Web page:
LEE -- The Lee community is mourning the death of Timothy "Shep" Shepardson Sr., a custodian in the middle and high school. He was 58.

The lifelong town resident worked as chief of maintenance for the Stockbridge Housing Authority as well as on the custodial staff at Lee Middle and High School, where a fellow custodian found Shepardson unresponsive early Friday morning. Classes in Lee Public Schools were canceled on Friday as a result.

"He was a lifelong resident of the town, admired and a good guy," said Lee Police Chief Joseph Buffis.

He said the police department received a 911 call from the staff member around 5:45 a.m. Emergency responders who arrived at the scene reported that it seemed Shepardson had been deceased for some time.

As an unattended death, the police department reported the incident to the state medical examiner's office. Both Chief Buffis and the Berkshire District Attorney's Office stated that nothing appears to be suspicious about Shepardson's death. Several other sources said though he had no known health issues, it appeared the custodian had a heart attack. The state medical examiner's office in Holyoke is currently working to determine the exact cause of death.

"We're all just stunned right now," Superintendent Jason "Jake" McCandless told The Eagle on Friday.

McCandless said he heard the news around 6:15 a.m. Unlike other schools which observe Good Friday as a holiday, Lee Public Schools were scheduled to be in session.


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In wake of the staff member's death, the district decided to cancel classes and after-school activities; it notified parents and staff via an automated phone message and an email Friday morning. McCandless said an automated message went out at 6:26 a.m., notifying families that classes were canceled at both Lee Middle and High School and Lee Elementary School, which share a campus on Greylock Street.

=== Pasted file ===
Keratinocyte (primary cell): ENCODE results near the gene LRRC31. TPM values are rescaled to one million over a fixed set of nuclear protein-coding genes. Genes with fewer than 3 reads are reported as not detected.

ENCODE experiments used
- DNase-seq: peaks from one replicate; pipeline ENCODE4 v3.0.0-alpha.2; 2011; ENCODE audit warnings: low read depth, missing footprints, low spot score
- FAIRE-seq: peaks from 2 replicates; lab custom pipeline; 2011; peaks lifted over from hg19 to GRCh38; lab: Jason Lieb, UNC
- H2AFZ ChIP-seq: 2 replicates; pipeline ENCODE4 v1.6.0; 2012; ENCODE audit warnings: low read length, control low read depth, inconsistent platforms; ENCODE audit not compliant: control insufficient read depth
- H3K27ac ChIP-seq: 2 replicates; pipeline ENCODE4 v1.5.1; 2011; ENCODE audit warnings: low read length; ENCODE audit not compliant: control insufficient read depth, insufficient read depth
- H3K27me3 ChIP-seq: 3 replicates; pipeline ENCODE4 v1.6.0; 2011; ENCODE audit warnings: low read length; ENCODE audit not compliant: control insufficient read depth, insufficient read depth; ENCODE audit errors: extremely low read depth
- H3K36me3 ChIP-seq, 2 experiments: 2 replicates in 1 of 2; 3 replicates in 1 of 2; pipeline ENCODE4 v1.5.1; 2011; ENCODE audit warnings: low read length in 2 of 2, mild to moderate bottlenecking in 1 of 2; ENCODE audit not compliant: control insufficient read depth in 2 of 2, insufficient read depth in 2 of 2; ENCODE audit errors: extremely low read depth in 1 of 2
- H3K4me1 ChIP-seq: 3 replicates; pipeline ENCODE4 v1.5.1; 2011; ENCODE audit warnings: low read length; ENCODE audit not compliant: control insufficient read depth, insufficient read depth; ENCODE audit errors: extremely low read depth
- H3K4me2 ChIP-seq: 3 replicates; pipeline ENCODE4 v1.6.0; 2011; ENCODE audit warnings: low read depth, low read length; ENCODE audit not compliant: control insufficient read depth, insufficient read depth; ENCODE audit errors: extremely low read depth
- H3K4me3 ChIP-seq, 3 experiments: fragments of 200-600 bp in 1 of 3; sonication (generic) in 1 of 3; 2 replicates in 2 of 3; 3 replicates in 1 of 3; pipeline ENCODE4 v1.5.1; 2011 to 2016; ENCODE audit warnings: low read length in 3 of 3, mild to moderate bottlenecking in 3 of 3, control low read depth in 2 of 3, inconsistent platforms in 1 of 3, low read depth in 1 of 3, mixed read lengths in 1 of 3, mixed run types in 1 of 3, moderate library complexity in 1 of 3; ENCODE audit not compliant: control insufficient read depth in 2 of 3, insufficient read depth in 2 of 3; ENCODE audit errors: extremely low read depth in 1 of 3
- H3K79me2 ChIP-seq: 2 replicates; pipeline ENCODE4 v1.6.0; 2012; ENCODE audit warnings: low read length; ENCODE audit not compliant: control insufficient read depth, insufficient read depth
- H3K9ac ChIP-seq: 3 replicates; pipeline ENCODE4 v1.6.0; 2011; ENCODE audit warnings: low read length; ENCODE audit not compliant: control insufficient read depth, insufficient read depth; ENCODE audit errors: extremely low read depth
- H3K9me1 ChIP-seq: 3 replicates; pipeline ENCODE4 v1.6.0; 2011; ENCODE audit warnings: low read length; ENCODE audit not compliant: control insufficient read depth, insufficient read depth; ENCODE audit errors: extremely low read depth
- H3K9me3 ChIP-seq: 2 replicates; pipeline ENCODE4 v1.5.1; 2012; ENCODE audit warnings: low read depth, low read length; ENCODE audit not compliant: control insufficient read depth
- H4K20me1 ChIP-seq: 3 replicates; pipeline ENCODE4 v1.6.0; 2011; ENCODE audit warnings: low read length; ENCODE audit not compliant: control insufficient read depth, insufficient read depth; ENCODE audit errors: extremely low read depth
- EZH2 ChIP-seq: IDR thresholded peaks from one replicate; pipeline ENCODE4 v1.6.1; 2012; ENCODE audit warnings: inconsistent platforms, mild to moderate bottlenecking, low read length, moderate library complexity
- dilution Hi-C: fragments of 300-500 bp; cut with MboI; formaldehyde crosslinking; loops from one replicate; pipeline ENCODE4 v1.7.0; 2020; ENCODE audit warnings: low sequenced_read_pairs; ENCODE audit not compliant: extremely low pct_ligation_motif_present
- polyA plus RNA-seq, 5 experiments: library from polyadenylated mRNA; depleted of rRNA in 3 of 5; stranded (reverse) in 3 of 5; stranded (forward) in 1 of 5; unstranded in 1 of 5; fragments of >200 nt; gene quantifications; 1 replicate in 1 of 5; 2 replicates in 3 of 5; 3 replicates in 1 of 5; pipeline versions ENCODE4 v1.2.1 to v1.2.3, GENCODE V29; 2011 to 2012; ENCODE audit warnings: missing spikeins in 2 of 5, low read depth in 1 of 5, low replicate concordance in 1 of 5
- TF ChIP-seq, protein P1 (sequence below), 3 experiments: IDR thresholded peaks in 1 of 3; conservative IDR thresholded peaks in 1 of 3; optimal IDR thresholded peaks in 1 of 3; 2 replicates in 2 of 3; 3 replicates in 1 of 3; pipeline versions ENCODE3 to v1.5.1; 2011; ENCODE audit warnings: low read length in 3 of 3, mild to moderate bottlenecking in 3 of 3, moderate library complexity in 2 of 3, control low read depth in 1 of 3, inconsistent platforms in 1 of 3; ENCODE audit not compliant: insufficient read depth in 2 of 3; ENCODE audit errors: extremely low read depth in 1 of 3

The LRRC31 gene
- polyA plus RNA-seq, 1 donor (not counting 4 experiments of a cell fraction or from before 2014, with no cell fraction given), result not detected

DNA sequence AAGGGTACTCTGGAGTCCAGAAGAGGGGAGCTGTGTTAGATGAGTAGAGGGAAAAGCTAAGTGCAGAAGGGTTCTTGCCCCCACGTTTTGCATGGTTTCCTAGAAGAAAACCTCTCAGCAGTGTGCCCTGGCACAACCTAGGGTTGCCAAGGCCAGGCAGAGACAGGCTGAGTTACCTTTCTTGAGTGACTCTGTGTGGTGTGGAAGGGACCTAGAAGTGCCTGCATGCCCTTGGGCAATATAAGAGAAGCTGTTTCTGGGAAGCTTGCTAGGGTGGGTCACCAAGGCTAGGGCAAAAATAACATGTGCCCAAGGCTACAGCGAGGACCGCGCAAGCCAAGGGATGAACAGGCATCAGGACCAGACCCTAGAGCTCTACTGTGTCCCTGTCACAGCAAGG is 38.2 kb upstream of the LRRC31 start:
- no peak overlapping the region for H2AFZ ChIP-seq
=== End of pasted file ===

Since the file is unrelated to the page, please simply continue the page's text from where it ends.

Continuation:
At 7:48 a.m., a second message explained classes were canceled because a custodial staff member had died.

Classes will resume on Monday, and grief counselors will be available at both Lee public school buildings to support students and staff members.

Shepardson joined the school staff as a substitute custodian in February 2012, and was hired as a full-time staff member in April 2012.

"Mr. Shepardson immediately became a valued and respected part of our school community," McCandless said. "His hard work and work ethic were well-matched by his kindness and his affability. Our entire staff and student body thought a great deal of him and will miss him."

Shepardson typically worked late evenings, cleaning up after sporting and other school events. He was a lifelong fan of sporting events and a former football player in his younger days.

"Shep made it comfortable for the groups and clubs hosting after school events," said Lee Middle and High School Principal Joseph Turmel. "He was a friendly face to the kids and adults and loved the activities and games at night."

For about 30 years, he co-owned the former Bull's Eye Pub, which was located on Railroad Street in Lee, with Diane "Dee" Shepardson. They sold the property in 2010 to the town.

More recently, Shepardson spent his days working for the Stockbridge Housing Authority, which offers affordable independent living facilities to people age 60 and older, as well as the disabled.

Executive Director JoAnne Redding told The Eagle she's worked with Shepardson, a father and a grandfather, for the past 141 2 years. She said he was known to get up early to plow the properties on Pine Street and Heaton Court for residents. Each day, he would also pick up residents' mail from the Stockbridge Post Office and deliver it to residents even on Saturdays, when he wasn't getting paid.

Redding said a paper clipping from a local publication hangs in her office heralding Shepardson as an "unsung hero," as nominated by the residents he worked for.

"He was a tremendously valued employee and a trusted friend," she said.